In 2006 it was time that I left my job at Palm. When you leave a job in tech, you send a goodbye email.
When you think yourself a fun and funny co-worker, you want that email to be hilarious.
Subject: Where’s DWF? as of 6/2
Thanks so much for your good wishes in the past week. Many of you have asked what I’m going to be doing after Palm. You know I can’t keep a secret from you guys for long. So here are the details.
I’ve decided to get out of the crazy world of high tech and pursue success in the low-margin, high hype world of the beverage industry. It won’t be long before my line of energy drinks, GoJ (pronounced “GO-J”), hits the shelves of your local quickie-, super- or mega-mart.
GoJ will start with good old-fashioned orange juice and finish laced with the FDA maximum concentration of caffeine. None of this high fructose corn syrup water that tastes like it might have been mixed in an orange container. Instead we’ll use only the best fresh-squeezed, flash-pasteurized juice mixed with the purest caffeine molecules our state-of-the-art laboratory can synthesize.
Our first target customers are the Slashdot crowd, selling them on the fact that one 500ml bottle not only has the equivalent caffeine to 6 cans of Jolt Cola or 4 cans of Red Bull (or just one cup of 2nd-floor Peet’s coffee), but it also meets their recommended daily allowance of fruits and vegetables. The web ad campaign, with our initial slogan “I’m on it!”, will run late summer featuring none other than Palm’s own <NAME REDACTED>.
Next we’ll move to a broader customer base with other flavors, including lemonade, strawberry-kiwi, and a proprietary blend of guava, apple, starfruit and pineapple we’re calling “GoJ-GASP.”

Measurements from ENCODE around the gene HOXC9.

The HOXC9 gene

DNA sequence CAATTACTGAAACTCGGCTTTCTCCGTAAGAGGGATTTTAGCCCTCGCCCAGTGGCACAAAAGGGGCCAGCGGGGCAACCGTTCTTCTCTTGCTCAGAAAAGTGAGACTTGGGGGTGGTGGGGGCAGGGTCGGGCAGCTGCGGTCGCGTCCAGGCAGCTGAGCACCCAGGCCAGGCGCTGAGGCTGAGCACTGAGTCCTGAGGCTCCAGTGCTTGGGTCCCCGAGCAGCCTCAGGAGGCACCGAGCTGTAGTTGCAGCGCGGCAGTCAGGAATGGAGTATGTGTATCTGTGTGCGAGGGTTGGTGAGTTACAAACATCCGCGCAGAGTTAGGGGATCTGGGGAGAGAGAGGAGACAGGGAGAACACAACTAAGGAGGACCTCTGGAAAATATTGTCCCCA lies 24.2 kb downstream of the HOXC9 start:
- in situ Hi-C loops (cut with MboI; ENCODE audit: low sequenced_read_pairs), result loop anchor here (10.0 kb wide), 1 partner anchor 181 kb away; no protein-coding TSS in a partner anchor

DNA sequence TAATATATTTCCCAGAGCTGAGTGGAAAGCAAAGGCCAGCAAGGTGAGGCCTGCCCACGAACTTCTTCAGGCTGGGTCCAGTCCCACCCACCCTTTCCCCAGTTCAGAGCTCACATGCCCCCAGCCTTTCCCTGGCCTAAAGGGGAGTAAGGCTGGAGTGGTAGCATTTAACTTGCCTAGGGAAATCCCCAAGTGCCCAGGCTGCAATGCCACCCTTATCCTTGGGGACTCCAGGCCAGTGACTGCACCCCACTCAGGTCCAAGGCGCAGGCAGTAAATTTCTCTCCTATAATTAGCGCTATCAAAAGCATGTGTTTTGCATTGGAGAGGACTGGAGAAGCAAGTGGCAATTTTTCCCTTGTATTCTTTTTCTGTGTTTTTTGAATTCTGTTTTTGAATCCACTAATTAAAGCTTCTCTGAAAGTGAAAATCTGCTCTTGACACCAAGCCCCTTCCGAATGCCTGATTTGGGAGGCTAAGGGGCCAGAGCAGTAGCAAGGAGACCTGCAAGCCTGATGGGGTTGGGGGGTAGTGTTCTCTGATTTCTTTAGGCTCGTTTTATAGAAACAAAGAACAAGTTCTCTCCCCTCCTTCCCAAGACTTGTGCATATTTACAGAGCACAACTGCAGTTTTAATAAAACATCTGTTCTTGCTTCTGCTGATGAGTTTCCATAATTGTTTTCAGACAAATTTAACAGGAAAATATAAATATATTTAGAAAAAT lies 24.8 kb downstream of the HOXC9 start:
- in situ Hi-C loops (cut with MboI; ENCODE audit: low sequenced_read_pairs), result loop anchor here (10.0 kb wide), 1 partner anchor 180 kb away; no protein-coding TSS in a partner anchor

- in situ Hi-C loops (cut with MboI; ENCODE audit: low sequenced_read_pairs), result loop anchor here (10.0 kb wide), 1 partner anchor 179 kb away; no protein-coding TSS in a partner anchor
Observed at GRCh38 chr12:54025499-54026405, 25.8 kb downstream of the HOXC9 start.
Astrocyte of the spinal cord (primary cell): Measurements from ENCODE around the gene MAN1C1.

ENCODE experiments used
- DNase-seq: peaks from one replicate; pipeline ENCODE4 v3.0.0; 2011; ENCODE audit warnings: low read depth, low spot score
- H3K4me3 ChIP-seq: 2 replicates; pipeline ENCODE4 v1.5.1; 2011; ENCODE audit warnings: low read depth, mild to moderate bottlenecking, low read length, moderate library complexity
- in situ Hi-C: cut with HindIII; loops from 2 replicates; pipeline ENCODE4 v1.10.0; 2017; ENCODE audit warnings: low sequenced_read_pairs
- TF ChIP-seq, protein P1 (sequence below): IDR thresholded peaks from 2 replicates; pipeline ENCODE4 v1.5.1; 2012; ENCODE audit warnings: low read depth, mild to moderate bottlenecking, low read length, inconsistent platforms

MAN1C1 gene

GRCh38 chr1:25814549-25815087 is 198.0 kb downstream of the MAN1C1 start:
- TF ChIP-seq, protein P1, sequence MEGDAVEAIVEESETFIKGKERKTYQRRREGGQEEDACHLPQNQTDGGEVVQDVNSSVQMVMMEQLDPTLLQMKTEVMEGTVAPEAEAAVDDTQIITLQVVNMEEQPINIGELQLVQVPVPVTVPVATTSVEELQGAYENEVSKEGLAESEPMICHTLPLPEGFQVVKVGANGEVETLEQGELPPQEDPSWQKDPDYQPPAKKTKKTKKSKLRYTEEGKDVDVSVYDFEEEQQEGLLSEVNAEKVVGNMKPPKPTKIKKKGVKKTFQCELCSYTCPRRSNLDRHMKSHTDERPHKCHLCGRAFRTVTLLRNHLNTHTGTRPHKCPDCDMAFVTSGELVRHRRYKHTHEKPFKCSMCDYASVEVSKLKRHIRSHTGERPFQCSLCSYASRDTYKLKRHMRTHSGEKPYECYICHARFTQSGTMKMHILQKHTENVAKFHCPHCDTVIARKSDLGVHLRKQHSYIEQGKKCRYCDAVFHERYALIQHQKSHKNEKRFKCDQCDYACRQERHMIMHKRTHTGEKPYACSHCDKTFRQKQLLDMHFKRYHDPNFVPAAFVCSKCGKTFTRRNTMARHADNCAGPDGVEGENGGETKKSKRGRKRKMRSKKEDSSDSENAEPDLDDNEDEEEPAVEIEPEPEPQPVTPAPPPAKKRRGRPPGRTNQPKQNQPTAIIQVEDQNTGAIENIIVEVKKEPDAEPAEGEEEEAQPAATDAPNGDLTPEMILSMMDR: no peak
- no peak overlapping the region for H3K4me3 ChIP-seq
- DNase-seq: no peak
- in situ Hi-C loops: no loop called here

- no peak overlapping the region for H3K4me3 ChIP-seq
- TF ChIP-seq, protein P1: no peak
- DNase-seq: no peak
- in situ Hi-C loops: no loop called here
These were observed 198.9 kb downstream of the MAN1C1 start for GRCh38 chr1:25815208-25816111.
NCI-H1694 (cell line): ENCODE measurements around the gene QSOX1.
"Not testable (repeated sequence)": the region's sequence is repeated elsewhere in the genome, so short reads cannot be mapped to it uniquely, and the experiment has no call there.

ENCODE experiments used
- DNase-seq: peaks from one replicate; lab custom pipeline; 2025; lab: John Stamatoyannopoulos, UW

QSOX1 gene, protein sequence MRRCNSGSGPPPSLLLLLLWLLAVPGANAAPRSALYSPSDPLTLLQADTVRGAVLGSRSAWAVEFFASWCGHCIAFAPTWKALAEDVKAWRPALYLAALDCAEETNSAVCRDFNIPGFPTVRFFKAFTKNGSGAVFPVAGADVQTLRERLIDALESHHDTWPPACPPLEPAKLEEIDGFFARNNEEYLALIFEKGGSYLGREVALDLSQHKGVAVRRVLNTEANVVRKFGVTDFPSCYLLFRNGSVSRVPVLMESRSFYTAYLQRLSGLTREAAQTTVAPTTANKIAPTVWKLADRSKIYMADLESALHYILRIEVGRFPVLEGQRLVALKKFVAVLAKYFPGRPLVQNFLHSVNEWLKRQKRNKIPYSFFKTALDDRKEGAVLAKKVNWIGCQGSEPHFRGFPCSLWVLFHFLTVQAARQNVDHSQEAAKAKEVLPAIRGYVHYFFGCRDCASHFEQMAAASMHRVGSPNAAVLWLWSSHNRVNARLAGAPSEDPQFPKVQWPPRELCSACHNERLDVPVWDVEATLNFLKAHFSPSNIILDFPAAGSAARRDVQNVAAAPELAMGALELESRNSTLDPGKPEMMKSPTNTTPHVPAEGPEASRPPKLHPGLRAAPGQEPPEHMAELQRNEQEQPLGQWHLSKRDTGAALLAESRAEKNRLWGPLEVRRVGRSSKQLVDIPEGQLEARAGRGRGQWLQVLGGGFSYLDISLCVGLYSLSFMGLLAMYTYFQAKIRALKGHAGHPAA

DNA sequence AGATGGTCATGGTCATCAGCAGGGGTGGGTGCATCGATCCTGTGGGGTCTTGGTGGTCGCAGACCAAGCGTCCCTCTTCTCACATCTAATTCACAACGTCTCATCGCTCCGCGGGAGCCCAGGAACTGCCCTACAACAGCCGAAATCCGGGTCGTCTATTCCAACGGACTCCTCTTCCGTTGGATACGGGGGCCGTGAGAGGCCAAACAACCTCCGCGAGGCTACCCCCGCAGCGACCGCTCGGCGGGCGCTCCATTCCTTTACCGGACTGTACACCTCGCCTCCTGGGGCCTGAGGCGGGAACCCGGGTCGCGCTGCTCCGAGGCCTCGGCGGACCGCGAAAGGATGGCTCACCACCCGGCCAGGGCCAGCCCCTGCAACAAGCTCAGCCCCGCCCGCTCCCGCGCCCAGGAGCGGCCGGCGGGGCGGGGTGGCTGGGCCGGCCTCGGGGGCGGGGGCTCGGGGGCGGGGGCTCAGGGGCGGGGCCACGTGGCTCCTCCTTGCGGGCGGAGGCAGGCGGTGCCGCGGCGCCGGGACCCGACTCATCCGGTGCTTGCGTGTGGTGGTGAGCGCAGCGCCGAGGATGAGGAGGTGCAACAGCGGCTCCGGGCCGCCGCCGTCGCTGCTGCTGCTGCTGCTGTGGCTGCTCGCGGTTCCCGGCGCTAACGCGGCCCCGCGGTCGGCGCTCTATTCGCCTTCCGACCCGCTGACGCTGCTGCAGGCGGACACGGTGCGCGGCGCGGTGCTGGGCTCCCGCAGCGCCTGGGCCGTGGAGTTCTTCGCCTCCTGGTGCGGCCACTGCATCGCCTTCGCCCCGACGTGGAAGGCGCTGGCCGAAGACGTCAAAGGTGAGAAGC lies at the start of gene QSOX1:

At some point we’ll need a sports celebrity spokesperson. I’m thrilled to announce that we’re in negotiations to sign Barry Bonds. Millions of kids will drink GoJ and declare under oath our new slogan “It’s the juice!”
Keep in touch. I’m on LinkedIn. And if ever want to make the leap out of tech, we’ll be looking for people to drive the delivery trucks.
I got the laughs, kudos and high-fives I wanted. And I went on with my last days. But funny emails get forwarded.
My last few days were spent explaining the joke. And the references. And the fact that no, I didn’t have any juice you could try. Or delivery trucks. Or job applications. Or a job.
Three weeks later, I got a call from a friend-of-a-friend-of-a-coworker who was a beverage distributor in LA. I think he wanted to invest.
Eight years later, at a Handspring/Palm reunion party I was talking shop with someone who received the email directly that day. She looked at me, squinted and asked, “Wait. I thought you were making juice?”
I guess I do.